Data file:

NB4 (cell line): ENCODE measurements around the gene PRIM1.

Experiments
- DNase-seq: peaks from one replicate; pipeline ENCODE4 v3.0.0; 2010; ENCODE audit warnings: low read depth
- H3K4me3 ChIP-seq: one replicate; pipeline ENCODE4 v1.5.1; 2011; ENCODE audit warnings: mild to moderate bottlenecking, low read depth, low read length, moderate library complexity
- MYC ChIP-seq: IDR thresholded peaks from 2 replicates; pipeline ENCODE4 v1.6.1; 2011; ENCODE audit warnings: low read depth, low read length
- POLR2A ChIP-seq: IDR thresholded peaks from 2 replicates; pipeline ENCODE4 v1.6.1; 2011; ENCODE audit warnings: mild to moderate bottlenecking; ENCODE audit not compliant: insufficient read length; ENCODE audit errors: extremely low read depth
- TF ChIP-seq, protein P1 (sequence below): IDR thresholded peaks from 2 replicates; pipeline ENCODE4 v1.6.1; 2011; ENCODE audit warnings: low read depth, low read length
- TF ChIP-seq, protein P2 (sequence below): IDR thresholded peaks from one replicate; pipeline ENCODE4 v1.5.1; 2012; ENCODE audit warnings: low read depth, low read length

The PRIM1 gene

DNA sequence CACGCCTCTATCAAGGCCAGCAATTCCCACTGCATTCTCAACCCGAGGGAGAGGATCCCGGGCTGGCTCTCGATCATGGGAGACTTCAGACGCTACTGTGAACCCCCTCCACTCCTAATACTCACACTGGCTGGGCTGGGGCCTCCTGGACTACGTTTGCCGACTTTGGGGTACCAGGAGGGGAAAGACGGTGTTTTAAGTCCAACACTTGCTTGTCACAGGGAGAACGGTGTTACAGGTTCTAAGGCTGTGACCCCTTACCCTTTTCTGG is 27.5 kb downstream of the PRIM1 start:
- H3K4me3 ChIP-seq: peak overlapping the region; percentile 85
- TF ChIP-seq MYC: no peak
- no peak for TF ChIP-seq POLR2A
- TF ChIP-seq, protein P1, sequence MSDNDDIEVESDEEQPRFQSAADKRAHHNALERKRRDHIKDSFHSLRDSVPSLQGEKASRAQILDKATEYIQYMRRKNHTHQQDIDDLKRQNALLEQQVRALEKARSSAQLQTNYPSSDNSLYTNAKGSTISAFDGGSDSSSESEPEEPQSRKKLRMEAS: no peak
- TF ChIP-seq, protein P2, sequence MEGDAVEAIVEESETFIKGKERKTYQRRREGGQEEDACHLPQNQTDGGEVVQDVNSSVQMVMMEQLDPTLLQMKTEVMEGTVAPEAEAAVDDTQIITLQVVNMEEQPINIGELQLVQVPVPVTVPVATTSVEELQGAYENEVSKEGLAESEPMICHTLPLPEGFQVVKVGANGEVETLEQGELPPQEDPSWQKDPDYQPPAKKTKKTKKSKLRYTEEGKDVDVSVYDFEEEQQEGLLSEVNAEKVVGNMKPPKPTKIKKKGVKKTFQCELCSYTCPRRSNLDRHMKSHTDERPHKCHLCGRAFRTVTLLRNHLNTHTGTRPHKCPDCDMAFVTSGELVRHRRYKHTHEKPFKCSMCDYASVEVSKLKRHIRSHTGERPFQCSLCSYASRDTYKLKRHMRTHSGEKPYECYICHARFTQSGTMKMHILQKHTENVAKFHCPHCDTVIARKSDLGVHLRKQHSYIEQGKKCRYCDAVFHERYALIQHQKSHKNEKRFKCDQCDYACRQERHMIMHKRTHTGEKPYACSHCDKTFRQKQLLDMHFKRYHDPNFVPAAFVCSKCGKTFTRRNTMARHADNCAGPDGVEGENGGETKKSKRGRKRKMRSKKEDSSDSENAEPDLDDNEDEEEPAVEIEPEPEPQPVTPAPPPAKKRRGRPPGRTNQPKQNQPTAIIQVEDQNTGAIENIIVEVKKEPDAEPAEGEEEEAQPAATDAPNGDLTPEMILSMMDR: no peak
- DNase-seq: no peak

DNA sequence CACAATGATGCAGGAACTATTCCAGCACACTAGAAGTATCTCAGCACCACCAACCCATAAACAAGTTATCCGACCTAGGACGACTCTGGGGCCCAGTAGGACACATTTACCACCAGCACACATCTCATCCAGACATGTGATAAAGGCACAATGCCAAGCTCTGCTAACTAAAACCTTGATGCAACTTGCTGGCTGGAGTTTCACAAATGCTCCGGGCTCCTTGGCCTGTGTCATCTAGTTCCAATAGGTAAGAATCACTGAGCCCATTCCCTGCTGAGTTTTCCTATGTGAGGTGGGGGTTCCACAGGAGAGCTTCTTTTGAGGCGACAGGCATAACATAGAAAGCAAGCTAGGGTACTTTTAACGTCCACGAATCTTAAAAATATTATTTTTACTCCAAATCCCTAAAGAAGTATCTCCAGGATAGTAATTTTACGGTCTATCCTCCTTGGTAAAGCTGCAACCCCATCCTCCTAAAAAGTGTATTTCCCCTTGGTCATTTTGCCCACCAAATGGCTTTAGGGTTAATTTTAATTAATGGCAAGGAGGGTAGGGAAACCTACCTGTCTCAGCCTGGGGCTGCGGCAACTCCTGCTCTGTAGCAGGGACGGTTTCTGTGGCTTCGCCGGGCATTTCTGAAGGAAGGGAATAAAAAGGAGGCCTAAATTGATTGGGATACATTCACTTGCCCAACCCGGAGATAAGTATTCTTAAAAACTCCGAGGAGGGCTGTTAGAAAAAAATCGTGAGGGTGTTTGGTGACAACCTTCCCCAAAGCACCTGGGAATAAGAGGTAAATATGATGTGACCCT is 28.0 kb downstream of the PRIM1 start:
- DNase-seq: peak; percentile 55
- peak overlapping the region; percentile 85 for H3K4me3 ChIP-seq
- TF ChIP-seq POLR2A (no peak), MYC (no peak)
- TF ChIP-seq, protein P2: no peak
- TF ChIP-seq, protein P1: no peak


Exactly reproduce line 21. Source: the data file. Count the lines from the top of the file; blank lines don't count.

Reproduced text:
- TF ChIP-seq, protein P2: no peak